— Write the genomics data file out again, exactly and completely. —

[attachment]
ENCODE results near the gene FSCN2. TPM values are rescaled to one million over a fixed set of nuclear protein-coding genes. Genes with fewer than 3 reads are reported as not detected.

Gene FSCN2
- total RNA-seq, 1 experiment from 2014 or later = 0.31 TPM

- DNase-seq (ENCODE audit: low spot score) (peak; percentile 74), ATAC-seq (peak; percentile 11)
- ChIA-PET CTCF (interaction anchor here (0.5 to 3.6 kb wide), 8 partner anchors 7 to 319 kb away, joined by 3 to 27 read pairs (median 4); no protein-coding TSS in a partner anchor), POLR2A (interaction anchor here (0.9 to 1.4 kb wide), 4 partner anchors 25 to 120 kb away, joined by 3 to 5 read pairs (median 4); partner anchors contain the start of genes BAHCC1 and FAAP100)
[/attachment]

ENCODE results near the gene FSCN2. TPM values are rescaled to one million over a fixed set of nuclear protein-coding genes. Genes with fewer than 3 reads are reported as not detected.

Gene FSCN2
- total RNA-seq, 1 experiment from 2014 or later = 0.31 TPM

- DNase-seq (ENCODE audit: low spot score) (peak; percentile 74), ATAC-seq (peak; percentile 11)
- ChIA-PET CTCF (interaction anchor here (0.5 to 3.6 kb wide), 8 partner anchors 7 to 319 kb away, joined by 3 to 27 read pairs (median 4); no protein-coding TSS in a partner anchor), POLR2A (interaction anchor here (0.9 to 1.4 kb wide), 4 partner anchors 25 to 120 kb away, joined by 3 to 5 read pairs (median 4); partner anchors contain the start of genes BAHCC1 and FAAP100)